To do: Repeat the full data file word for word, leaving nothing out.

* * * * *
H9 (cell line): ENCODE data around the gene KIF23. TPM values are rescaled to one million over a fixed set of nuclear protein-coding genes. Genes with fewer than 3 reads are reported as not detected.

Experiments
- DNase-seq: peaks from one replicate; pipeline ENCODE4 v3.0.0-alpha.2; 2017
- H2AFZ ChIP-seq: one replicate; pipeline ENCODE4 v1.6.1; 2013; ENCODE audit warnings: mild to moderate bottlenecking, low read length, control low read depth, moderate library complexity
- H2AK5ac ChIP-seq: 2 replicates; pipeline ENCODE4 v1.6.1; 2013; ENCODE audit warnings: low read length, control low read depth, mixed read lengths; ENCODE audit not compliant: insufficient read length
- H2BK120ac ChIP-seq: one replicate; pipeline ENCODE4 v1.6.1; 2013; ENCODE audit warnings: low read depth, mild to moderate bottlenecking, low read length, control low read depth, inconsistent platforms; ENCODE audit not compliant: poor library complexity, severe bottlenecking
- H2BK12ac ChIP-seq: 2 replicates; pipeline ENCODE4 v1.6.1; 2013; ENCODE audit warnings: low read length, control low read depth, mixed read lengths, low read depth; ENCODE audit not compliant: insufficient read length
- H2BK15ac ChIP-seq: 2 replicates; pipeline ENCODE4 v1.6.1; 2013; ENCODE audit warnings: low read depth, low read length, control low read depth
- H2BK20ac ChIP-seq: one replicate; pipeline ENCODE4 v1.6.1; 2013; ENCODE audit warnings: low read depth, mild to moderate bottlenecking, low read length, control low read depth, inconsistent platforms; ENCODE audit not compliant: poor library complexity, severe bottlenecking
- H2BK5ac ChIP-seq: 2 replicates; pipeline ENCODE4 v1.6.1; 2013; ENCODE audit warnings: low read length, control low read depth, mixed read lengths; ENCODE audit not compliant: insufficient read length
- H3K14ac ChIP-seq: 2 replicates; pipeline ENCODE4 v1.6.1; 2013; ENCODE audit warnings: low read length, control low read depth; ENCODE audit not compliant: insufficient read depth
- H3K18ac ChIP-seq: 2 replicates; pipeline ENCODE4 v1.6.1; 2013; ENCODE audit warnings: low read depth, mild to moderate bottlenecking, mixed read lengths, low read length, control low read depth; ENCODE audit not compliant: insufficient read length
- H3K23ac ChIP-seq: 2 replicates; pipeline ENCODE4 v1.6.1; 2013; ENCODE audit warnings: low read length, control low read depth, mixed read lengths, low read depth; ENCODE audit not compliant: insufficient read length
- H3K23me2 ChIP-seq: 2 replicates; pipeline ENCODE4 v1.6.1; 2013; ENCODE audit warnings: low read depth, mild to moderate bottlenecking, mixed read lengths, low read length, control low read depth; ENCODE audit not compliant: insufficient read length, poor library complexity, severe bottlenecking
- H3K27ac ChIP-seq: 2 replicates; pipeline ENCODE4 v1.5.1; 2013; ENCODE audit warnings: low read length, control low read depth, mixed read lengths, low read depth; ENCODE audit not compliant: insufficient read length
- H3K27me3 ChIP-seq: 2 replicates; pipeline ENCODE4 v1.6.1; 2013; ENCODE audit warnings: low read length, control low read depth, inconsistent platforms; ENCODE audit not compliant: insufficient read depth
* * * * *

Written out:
H9 (cell line): ENCODE data around the gene KIF23. TPM values are rescaled to one million over a fixed set of nuclear protein-coding genes. Genes with fewer than 3 reads are reported as not detected.

Experiments
- DNase-seq: peaks from one replicate; pipeline ENCODE4 v3.0.0-alpha.2; 2017
- H2AFZ ChIP-seq: one replicate; pipeline ENCODE4 v1.6.1; 2013; ENCODE audit warnings: mild to moderate bottlenecking, low read length, control low read depth, moderate library complexity
- H2AK5ac ChIP-seq: 2 replicates; pipeline ENCODE4 v1.6.1; 2013; ENCODE audit warnings: low read length, control low read depth, mixed read lengths; ENCODE audit not compliant: insufficient read length
- H2BK120ac ChIP-seq: one replicate; pipeline ENCODE4 v1.6.1; 2013; ENCODE audit warnings: low read depth, mild to moderate bottlenecking, low read length, control low read depth, inconsistent platforms; ENCODE audit not compliant: poor library complexity, severe bottlenecking
- H2BK12ac ChIP-seq: 2 replicates; pipeline ENCODE4 v1.6.1; 2013; ENCODE audit warnings: low read length, control low read depth, mixed read lengths, low read depth; ENCODE audit not compliant: insufficient read length
- H2BK15ac ChIP-seq: 2 replicates; pipeline ENCODE4 v1.6.1; 2013; ENCODE audit warnings: low read depth, low read length, control low read depth
- H2BK20ac ChIP-seq: one replicate; pipeline ENCODE4 v1.6.1; 2013; ENCODE audit warnings: low read depth, mild to moderate bottlenecking, low read length, control low read depth, inconsistent platforms; ENCODE audit not compliant: poor library complexity, severe bottlenecking
- H2BK5ac ChIP-seq: 2 replicates; pipeline ENCODE4 v1.6.1; 2013; ENCODE audit warnings: low read length, control low read depth, mixed read lengths; ENCODE audit not compliant: insufficient read length
- H3K14ac ChIP-seq: 2 replicates; pipeline ENCODE4 v1.6.1; 2013; ENCODE audit warnings: low read length, control low read depth; ENCODE audit not compliant: insufficient read depth
- H3K18ac ChIP-seq: 2 replicates; pipeline ENCODE4 v1.6.1; 2013; ENCODE audit warnings: low read depth, mild to moderate bottlenecking, mixed read lengths, low read length, control low read depth; ENCODE audit not compliant: insufficient read length
- H3K23ac ChIP-seq: 2 replicates; pipeline ENCODE4 v1.6.1; 2013; ENCODE audit warnings: low read length, control low read depth, mixed read lengths, low read depth; ENCODE audit not compliant: insufficient read length
- H3K23me2 ChIP-seq: 2 replicates; pipeline ENCODE4 v1.6.1; 2013; ENCODE audit warnings: low read depth, mild to moderate bottlenecking, mixed read lengths, low read length, control low read depth; ENCODE audit not compliant: insufficient read length, poor library complexity, severe bottlenecking
- H3K27ac ChIP-seq: 2 replicates; pipeline ENCODE4 v1.5.1; 2013; ENCODE audit warnings: low read length, control low read depth, mixed read lengths, low read depth; ENCODE audit not compliant: insufficient read length
- H3K27me3 ChIP-seq: 2 replicates; pipeline ENCODE4 v1.6.1; 2013; ENCODE audit warnings: low read length, control low read depth, inconsistent platforms; ENCODE audit not compliant: insufficient read depth